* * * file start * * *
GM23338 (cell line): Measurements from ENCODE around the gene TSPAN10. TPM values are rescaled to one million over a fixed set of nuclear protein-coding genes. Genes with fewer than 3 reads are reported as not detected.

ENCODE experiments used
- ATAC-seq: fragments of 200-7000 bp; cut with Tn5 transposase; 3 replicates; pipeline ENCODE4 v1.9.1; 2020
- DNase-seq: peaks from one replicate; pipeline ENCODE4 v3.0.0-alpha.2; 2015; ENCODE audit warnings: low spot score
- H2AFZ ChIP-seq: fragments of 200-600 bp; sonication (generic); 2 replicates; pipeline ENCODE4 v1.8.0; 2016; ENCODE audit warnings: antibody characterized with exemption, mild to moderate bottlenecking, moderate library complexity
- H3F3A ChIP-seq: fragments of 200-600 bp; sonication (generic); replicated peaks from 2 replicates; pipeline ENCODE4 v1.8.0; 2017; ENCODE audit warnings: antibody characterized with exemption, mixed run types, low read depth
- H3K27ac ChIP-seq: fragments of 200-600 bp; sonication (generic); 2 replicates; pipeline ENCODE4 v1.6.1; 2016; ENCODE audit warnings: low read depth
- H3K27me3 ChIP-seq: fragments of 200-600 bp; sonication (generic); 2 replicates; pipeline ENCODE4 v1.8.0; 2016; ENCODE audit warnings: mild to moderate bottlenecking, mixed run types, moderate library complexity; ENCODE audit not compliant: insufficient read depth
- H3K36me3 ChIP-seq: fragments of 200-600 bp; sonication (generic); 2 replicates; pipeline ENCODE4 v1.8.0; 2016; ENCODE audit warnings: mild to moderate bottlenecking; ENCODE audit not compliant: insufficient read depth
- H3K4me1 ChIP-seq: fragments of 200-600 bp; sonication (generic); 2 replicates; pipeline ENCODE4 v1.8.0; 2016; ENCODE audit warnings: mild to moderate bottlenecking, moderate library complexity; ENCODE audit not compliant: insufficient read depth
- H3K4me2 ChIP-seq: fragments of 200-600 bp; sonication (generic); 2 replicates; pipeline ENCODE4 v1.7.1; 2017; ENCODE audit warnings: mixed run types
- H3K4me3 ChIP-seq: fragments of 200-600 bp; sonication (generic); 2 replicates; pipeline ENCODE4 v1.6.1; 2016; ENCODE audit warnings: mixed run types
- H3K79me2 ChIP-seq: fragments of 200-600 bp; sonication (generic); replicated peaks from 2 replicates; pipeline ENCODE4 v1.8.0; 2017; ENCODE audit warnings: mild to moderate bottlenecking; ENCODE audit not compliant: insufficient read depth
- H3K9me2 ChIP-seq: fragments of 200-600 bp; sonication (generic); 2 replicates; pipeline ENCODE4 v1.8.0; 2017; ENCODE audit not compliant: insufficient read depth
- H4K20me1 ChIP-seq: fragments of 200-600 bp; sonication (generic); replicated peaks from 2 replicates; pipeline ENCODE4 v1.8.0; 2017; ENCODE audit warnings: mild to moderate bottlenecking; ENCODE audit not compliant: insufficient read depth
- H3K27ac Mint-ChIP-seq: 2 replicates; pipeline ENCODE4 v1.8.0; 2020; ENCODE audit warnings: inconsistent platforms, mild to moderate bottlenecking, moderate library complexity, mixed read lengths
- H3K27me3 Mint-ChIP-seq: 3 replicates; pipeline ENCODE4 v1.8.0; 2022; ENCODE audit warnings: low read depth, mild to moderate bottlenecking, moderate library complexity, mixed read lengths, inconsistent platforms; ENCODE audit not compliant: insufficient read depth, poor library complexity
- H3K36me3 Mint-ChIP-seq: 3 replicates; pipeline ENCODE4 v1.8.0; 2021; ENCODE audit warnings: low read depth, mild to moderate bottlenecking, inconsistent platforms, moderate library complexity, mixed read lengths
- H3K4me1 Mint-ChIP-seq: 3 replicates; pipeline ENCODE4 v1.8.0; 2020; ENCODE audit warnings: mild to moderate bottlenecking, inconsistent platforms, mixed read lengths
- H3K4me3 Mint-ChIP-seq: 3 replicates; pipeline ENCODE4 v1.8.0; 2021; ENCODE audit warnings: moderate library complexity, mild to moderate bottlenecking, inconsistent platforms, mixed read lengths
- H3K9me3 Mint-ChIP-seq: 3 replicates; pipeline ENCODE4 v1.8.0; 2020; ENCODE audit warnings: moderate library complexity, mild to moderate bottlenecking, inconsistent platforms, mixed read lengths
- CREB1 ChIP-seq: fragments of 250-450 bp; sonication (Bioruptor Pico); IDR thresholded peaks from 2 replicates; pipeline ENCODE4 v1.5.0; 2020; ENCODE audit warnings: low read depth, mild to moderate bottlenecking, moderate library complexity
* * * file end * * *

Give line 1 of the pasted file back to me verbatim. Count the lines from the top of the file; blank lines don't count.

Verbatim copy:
GM23338 (cell line): Measurements from ENCODE around the gene TSPAN10. TPM values are rescaled to one million over a fixed set of nuclear protein-coding genes. Genes with fewer than 3 reads are reported as not detected.